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8 Steps To Get Yourself Away From Procrastination

8 Steps To Get Yourself Away From Procrastination

For many of us, the stresses and strains of life, in general, can be too much to handle. There is simply so much to think about along the way that getting to where you want to be can be hard work. Procrastination, as ever, becomes a significant problem along the way and can leave you chasing your tail a little bit. Getting away from handling a heavy workload is tough as that massive scale can make you only take on small increments as time goes on.

It’s not always an indicator of your ability – or lack of – but usually of an ability to stay focused and committed to getting the job done. When this happens, you need to be able to move heaven and earth to get yourself moving towards dropping procrastination from your life of problems for good. If you need help in breaking free of the grip of procrastination and never getting anything done, then this should offer the perfect solutions to you by making sure that you try and;

1. Set The Right Goals

The first thing you need to think about is setting the right goals. You might be looking at the end-game as the “right” goal. But, this is the wrong way to look at things. Instead, you need to look and find the best way for you to start building towards the goal. It’s not always about getting to the endgame, but making progress towards that. If you need to look at the goal in smaller increments, then it can help you stop procrastinating as the task feels less gargantuan in size. To minimize procrastination time, set yourself a deadline of 48hrs to work out what the right goals are.

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2. Identify The Motivating Factors 

When we have a motivation to continue to push on even when we feel tired, it can make procrastination a lot easier to overcome. However, this takes a lot of hard work and self-determination to manage, so it will take a considerable amount of work on your end to get to this point. Take a half day or half night and work out what is driving you, why it’s driving you, and how you can make the most of that situation in the near future. Just having a reason which motivates you can be so useful to ensuring that things actually get done.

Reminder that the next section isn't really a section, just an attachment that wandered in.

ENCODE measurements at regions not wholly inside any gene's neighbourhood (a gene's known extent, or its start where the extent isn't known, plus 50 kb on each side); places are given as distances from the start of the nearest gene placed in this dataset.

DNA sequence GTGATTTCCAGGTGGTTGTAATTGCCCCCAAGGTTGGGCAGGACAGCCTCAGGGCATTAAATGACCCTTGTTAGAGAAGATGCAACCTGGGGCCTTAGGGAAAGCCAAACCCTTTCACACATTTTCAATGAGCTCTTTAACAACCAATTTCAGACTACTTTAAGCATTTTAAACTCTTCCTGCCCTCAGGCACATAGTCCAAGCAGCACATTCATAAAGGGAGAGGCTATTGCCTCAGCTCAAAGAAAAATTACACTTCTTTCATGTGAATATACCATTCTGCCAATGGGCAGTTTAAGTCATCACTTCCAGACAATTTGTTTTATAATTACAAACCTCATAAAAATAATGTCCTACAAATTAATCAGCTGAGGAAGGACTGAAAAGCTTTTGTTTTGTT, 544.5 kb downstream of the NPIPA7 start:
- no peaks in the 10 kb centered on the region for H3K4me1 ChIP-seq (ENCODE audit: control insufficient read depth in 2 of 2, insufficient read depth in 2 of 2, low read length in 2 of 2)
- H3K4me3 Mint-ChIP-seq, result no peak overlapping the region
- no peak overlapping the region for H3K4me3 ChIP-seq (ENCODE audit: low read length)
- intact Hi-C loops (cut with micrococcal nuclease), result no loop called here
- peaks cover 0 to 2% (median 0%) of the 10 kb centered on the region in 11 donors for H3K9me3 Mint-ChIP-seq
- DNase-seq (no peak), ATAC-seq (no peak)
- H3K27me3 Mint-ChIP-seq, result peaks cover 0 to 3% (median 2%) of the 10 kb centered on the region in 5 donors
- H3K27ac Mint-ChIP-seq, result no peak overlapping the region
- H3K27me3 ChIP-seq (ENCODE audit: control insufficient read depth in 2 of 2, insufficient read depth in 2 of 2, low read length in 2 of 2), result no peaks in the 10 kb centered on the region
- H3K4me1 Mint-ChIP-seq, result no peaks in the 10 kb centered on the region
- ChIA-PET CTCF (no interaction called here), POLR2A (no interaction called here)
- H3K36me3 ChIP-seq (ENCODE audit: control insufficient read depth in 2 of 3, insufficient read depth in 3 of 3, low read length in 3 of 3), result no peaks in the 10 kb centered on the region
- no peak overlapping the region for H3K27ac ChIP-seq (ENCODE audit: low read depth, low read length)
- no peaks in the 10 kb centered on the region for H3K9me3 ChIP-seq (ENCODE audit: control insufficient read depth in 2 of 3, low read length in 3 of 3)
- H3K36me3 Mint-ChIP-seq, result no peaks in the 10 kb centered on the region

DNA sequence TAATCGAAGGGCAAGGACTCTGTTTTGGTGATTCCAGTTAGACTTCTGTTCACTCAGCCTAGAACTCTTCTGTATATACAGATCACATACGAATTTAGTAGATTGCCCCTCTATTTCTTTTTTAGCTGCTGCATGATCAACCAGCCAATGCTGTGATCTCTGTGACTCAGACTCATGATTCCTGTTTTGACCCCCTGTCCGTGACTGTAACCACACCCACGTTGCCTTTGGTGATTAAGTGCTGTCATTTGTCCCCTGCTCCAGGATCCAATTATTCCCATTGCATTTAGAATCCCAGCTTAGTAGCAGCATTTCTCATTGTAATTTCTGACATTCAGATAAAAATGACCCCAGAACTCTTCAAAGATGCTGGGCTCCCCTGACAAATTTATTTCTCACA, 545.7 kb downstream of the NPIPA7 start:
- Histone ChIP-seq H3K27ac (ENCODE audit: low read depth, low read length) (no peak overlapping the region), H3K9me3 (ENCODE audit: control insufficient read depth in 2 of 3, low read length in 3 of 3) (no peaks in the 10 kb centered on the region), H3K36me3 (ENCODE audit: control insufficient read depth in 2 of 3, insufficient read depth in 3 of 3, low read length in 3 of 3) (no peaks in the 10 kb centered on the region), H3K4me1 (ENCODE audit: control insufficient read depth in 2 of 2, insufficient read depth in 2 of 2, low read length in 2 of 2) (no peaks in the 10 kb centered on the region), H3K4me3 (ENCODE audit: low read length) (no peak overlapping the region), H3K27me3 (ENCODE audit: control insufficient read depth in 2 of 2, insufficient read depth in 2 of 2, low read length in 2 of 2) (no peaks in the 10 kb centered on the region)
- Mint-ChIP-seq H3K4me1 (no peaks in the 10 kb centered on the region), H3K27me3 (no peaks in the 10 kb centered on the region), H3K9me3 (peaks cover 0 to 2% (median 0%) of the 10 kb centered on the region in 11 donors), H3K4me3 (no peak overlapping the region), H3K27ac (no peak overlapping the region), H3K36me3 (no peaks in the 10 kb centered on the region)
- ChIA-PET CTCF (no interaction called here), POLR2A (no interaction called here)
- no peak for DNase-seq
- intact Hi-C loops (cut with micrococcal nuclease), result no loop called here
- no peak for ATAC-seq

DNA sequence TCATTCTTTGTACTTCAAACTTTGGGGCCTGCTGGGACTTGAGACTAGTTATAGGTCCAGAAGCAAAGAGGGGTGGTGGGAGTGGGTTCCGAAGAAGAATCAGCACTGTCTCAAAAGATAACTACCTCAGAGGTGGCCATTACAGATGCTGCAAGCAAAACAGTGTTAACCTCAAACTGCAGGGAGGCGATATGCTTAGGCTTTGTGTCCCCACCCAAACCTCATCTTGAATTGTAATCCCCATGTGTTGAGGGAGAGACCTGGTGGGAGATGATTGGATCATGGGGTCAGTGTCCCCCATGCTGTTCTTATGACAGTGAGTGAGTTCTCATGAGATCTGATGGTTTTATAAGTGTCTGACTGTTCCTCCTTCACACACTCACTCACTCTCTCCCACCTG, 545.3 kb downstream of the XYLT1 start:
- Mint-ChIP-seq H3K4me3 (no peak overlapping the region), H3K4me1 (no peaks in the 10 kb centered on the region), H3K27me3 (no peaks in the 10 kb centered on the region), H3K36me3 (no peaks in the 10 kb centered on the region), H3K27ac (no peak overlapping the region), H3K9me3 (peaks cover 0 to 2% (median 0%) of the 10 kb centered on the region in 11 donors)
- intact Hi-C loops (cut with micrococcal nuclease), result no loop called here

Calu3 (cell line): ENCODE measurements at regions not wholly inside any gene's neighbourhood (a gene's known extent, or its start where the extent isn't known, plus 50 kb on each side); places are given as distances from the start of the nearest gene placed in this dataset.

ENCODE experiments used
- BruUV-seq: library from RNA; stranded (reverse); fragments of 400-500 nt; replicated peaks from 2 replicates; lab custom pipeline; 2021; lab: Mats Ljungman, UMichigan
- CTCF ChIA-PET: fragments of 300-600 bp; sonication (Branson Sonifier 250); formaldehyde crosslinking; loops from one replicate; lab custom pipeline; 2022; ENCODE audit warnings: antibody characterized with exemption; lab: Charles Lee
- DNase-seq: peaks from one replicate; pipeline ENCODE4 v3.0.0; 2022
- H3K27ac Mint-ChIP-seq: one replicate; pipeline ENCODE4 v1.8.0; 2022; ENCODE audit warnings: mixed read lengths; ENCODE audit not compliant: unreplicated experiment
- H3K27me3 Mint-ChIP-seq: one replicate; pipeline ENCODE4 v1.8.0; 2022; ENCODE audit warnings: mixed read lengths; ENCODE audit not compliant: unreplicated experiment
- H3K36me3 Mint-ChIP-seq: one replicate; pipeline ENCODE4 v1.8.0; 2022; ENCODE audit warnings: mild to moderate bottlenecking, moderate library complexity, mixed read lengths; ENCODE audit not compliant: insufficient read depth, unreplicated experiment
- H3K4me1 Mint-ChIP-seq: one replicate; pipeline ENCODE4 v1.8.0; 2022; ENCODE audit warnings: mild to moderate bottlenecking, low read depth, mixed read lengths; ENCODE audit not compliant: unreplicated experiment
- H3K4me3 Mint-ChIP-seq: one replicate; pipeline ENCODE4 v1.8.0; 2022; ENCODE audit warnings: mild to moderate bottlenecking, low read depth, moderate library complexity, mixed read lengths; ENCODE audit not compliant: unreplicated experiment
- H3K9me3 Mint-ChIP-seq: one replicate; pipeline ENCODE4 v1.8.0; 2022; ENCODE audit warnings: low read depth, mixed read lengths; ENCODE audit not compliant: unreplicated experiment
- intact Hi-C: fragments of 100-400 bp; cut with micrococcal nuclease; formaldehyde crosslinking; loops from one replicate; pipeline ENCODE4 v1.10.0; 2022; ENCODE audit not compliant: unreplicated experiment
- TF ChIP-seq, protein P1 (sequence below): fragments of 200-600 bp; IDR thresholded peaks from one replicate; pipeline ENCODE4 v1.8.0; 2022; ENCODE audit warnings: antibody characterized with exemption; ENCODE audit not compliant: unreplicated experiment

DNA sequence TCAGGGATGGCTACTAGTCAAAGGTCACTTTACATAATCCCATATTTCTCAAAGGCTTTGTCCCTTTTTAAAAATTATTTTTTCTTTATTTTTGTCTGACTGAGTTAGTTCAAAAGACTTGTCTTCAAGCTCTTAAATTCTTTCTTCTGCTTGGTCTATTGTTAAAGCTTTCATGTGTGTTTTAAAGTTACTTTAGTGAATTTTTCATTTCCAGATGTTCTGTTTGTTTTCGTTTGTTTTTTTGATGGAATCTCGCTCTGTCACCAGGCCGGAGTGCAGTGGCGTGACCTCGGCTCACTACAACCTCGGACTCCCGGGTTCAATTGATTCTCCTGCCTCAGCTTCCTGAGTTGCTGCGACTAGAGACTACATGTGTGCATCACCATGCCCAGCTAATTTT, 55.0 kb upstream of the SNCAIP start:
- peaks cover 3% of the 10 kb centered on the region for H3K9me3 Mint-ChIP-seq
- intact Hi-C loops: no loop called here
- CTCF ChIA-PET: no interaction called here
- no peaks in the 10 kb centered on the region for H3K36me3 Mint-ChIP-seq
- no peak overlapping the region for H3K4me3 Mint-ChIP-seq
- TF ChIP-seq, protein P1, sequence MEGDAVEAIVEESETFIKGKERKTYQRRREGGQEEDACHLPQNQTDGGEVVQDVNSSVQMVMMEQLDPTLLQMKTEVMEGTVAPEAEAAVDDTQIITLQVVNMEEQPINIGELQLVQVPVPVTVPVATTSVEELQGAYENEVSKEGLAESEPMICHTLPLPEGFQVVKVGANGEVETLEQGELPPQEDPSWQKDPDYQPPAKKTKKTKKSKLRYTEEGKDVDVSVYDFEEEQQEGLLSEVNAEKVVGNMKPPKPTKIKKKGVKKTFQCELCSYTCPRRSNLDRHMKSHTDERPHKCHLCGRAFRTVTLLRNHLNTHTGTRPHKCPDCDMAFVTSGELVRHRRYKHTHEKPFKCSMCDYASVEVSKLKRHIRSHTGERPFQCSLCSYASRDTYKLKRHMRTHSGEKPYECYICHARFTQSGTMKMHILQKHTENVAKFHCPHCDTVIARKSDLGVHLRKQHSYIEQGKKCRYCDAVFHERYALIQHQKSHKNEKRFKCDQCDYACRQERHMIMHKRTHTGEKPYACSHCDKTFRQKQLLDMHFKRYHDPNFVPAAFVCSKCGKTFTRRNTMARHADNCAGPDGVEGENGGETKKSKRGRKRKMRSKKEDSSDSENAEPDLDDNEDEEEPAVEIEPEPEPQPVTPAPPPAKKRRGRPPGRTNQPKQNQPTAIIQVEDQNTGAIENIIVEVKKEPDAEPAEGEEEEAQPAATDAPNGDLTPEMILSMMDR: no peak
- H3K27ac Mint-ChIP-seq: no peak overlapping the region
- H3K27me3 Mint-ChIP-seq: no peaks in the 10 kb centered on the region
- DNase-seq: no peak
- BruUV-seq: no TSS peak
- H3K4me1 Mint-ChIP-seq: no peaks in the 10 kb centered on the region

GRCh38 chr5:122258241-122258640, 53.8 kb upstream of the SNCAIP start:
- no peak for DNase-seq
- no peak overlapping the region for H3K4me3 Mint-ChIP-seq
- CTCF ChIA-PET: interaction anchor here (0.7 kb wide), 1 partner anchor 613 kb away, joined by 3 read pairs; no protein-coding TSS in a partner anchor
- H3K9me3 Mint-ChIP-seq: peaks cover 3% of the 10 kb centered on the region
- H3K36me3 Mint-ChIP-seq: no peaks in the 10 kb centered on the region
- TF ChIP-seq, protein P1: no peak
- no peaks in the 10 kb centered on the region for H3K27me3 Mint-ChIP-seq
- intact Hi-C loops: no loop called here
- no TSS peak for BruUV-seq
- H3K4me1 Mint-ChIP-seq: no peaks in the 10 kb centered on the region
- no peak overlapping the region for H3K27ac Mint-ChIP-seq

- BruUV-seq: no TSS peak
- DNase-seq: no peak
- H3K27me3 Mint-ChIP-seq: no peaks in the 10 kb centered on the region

3. Create a Concrete Action Plan for the Final Goal

How are you going to achieve what you intended to? Do you have a concrete plan for doing so? If not, you need one. When you don’t know how to go about something, it’s a lot harder to actually convince yourself to try and do it. To avoid this problem, you just need to start taking a few hours per day to work out the path to success. Break it down into a small army of minor tasks that can be achieved on an hourly or daily basis. This keeps you moving towards the grand endgame, which is so incredibly useful to understand.

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4. Create a To-Do List for the Day

Now we have a plan to work with and will be able to start moving towards something fresh and innovative in our lives, we need to start looking at building a To-Do list. Making a serious to-do list to follow is as important as seeing through all your objectives. Start by simply creating something that follows the Why, How and When pattern above. In no time at all, this will be built up with a structured list of tasks that can pay massive dividends when you are trying to start moving the project towards overall completion.

5. Set the Timer